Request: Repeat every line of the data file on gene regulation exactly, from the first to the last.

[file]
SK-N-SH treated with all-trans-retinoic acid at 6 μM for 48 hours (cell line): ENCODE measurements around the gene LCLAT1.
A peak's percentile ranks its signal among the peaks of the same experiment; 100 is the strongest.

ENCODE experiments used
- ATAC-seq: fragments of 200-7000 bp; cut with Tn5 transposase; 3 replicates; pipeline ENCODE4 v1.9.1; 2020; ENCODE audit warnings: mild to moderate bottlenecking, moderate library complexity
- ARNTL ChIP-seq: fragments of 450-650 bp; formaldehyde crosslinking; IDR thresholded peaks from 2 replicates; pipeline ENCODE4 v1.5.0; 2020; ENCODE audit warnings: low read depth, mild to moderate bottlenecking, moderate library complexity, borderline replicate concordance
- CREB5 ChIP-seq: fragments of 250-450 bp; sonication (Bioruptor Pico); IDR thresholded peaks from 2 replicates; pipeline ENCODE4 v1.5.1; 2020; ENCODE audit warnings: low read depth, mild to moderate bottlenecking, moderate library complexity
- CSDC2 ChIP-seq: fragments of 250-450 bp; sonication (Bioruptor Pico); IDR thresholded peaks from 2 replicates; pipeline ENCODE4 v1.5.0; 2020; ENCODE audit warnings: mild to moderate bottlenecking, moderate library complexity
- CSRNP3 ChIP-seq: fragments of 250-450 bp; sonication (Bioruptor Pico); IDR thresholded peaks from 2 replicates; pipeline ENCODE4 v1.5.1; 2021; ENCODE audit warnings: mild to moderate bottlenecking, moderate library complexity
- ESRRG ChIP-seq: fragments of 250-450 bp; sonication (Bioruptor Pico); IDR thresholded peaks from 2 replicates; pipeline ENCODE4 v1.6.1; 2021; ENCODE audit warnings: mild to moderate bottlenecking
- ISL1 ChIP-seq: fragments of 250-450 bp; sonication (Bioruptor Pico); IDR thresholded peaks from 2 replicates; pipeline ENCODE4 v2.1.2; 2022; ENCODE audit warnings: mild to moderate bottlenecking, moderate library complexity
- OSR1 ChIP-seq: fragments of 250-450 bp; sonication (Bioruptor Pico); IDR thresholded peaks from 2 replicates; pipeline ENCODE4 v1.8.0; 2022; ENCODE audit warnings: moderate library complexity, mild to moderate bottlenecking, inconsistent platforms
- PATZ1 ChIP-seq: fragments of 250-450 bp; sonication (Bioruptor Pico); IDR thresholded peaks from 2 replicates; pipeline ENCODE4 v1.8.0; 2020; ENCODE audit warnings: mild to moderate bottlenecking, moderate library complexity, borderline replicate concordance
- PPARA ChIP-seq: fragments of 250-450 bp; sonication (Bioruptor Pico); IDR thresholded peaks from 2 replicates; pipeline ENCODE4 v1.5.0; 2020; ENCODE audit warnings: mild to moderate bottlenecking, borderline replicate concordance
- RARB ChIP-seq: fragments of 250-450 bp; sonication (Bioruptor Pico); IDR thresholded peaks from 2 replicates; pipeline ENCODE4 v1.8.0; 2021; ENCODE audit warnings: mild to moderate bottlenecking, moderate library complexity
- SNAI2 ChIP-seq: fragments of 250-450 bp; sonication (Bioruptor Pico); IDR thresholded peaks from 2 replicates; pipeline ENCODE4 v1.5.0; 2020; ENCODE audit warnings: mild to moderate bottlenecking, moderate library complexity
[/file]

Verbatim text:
SK-N-SH treated with all-trans-retinoic acid at 6 μM for 48 hours (cell line): ENCODE measurements around the gene LCLAT1.
A peak's percentile ranks its signal among the peaks of the same experiment; 100 is the strongest.

ENCODE experiments used
- ATAC-seq: fragments of 200-7000 bp; cut with Tn5 transposase; 3 replicates; pipeline ENCODE4 v1.9.1; 2020; ENCODE audit warnings: mild to moderate bottlenecking, moderate library complexity
- ARNTL ChIP-seq: fragments of 450-650 bp; formaldehyde crosslinking; IDR thresholded peaks from 2 replicates; pipeline ENCODE4 v1.5.0; 2020; ENCODE audit warnings: low read depth, mild to moderate bottlenecking, moderate library complexity, borderline replicate concordance
- CREB5 ChIP-seq: fragments of 250-450 bp; sonication (Bioruptor Pico); IDR thresholded peaks from 2 replicates; pipeline ENCODE4 v1.5.1; 2020; ENCODE audit warnings: low read depth, mild to moderate bottlenecking, moderate library complexity
- CSDC2 ChIP-seq: fragments of 250-450 bp; sonication (Bioruptor Pico); IDR thresholded peaks from 2 replicates; pipeline ENCODE4 v1.5.0; 2020; ENCODE audit warnings: mild to moderate bottlenecking, moderate library complexity
- CSRNP3 ChIP-seq: fragments of 250-450 bp; sonication (Bioruptor Pico); IDR thresholded peaks from 2 replicates; pipeline ENCODE4 v1.5.1; 2021; ENCODE audit warnings: mild to moderate bottlenecking, moderate library complexity
- ESRRG ChIP-seq: fragments of 250-450 bp; sonication (Bioruptor Pico); IDR thresholded peaks from 2 replicates; pipeline ENCODE4 v1.6.1; 2021; ENCODE audit warnings: mild to moderate bottlenecking
- ISL1 ChIP-seq: fragments of 250-450 bp; sonication (Bioruptor Pico); IDR thresholded peaks from 2 replicates; pipeline ENCODE4 v2.1.2; 2022; ENCODE audit warnings: mild to moderate bottlenecking, moderate library complexity
- OSR1 ChIP-seq: fragments of 250-450 bp; sonication (Bioruptor Pico); IDR thresholded peaks from 2 replicates; pipeline ENCODE4 v1.8.0; 2022; ENCODE audit warnings: moderate library complexity, mild to moderate bottlenecking, inconsistent platforms
- PATZ1 ChIP-seq: fragments of 250-450 bp; sonication (Bioruptor Pico); IDR thresholded peaks from 2 replicates; pipeline ENCODE4 v1.8.0; 2020; ENCODE audit warnings: mild to moderate bottlenecking, moderate library complexity, borderline replicate concordance
- PPARA ChIP-seq: fragments of 250-450 bp; sonication (Bioruptor Pico); IDR thresholded peaks from 2 replicates; pipeline ENCODE4 v1.5.0; 2020; ENCODE audit warnings: mild to moderate bottlenecking, borderline replicate concordance
- RARB ChIP-seq: fragments of 250-450 bp; sonication (Bioruptor Pico); IDR thresholded peaks from 2 replicates; pipeline ENCODE4 v1.8.0; 2021; ENCODE audit warnings: mild to moderate bottlenecking, moderate library complexity
- SNAI2 ChIP-seq: fragments of 250-450 bp; sonication (Bioruptor Pico); IDR thresholded peaks from 2 replicates; pipeline ENCODE4 v1.5.0; 2020; ENCODE audit warnings: mild to moderate bottlenecking, moderate library complexity